Thursday, 29 May 2014

The soundtrack of our lives

I was quite irritated by a recent discussion on Radio 2 about the rights and wrongs of illegal downloads of songs or illegal copying of CDs. Some people could see absolutely nothing wrong with it, with one saying loftily, "Music is the soundtrack to our lives, therefore it should be free." I know there has always been copying of music, and LP inner sleeves used to have dire warnings that it was illegal. We all knew that anyway, but for my part, if I liked an album that someone had taped for me, I'd go out and buy it.

What irritated me was the sense of entitlement, which may derive in part from the fact that we do get a lot of free music on TV, the radio and on-line, but the broadcasters don't get it for nothing; they have to pay royalties. CDs that I've been involved in usually have a run of about 50 or 100. In the case of our band, our keyboard player has a recording studio. He provides his facilities, expertise and time for nothing, but after we've paid for copyright, duplication and printing costs, we don't get much change out of a fiver per unit. If we'd had to pay for studio time and for an engineer to record and mix it, it could be double. While there are economies of scale for a large company making tens or hundreds of thousands of copies, they have additional costs: studio, engineer, publicity, staff wages and all the usual business expenses.

I'm not a professional, so such things rarely affect me, although I wasn't entirely happy to learn that someone had burnt off several copies of one our CDs and handed them around, especially as at the time it was still on sale. If everyone took the view that music should be free, you'd have a lot less of it. It's not enough to pontificate on air (or elsewhere, for that matter) that the soundtrack of your life should be free: you then have to explain how the costs of being a recording musician should be met and, if the people whose music you're helping yourself to aren't global superstars, how they should pay the mortgage and put a meal on the table.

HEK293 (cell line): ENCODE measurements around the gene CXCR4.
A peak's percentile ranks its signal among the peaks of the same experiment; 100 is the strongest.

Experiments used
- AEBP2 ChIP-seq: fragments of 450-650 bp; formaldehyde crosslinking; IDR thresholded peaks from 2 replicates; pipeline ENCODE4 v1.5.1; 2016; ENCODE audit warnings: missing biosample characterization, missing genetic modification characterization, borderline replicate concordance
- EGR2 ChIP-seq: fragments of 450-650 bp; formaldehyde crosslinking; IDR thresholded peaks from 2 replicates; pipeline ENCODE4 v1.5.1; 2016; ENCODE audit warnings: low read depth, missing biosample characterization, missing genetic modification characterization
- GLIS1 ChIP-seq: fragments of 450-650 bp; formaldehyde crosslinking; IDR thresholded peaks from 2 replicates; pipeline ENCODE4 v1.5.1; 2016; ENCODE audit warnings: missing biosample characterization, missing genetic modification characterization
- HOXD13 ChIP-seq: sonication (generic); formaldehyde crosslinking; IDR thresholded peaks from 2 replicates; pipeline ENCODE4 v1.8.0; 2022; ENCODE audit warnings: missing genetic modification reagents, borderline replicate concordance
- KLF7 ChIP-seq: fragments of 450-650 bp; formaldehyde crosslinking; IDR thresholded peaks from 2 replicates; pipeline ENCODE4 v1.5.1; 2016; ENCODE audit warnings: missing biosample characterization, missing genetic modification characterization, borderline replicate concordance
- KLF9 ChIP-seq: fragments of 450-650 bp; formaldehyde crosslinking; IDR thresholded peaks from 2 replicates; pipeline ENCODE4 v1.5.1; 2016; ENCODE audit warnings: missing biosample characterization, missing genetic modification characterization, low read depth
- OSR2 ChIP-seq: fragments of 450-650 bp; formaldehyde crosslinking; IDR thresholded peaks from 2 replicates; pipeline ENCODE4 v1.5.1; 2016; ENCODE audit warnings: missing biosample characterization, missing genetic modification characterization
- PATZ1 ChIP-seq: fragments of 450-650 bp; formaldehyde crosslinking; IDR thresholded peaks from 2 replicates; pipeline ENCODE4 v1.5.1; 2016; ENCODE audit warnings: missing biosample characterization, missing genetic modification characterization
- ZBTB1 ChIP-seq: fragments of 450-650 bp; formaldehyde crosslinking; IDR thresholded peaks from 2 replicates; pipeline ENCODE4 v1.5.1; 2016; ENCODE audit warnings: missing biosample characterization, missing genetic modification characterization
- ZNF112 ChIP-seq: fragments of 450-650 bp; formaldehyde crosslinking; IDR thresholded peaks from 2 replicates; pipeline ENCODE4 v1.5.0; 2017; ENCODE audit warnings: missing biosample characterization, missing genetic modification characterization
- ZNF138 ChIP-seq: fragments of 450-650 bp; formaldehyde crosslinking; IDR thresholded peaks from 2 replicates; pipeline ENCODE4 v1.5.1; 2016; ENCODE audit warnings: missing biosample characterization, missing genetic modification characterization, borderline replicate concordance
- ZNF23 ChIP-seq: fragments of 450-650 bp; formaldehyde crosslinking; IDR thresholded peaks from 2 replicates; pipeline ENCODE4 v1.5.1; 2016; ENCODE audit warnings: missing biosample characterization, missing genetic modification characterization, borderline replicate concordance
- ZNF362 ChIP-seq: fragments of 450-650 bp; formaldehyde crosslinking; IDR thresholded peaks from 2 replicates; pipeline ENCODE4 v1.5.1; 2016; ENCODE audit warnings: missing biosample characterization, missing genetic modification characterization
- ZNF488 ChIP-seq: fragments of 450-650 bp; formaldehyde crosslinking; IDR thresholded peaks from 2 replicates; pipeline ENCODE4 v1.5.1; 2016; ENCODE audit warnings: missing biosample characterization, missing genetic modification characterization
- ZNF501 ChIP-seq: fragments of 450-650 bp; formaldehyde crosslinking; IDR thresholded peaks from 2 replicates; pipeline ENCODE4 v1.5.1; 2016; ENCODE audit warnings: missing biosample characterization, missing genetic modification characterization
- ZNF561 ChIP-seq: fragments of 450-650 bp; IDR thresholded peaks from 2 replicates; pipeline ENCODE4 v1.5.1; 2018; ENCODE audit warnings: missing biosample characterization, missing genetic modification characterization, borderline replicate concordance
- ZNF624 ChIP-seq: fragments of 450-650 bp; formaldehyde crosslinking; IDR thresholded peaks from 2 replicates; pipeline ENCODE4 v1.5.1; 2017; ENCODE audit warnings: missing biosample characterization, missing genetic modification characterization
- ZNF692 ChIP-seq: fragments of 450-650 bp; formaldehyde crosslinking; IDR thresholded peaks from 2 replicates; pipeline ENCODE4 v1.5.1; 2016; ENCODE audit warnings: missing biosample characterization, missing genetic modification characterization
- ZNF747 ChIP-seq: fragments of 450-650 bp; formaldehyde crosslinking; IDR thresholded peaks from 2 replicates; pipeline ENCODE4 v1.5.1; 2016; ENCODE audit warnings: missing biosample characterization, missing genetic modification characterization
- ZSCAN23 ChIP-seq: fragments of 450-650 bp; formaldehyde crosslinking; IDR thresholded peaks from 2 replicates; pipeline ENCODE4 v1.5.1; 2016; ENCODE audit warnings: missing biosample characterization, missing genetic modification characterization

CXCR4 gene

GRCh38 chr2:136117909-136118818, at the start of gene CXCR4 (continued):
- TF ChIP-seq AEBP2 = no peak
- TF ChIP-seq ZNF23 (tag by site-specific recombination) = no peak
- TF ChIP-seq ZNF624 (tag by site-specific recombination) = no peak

1. I don't think it'll ever be possible to 'go back' now. I work with Uni students every day and to a lot of them the act of 'listening to music' is not something they will directly pay for. It's either free downloads or Spotify / youtube.

    But that doesn't necessarily mean they don't value music, only that the act of listening has no monetary value. They'll buy the Physical product if it appeals - T-shirt, the gig ticket.. even CDs or Vinyl.

    But listening for free may actually engage people with music so that they will spend money. There's more than one analysis which shows 'downloaders' spend the most on music. But maybe the total sales won't equal the high point of the 90's..

    Personally I'll give the new Led Zep remasters a download and listen, just to check them out. But pay £21 for the vinyl? No chance.

    Music is also uniquely vulnerable to file sharing on the internet - small files with high quality. Movies & TV have suffered but less so (it's arguable that Game of Thrones has benefited from mass downloading). Games have tied in very tight DRM or moved to 'free to play' models.

    Unfortunately for a band trying to shift a few hundred CDs - the present and the future look tough.

  2. As I say, there has always been copying of music: it was the attitude that we are entitled to free music, exemplified by that pompous "soundtrack of our lives" comment. Free to the user doesn't mean there are no costs involved, but I know you're aware of that.


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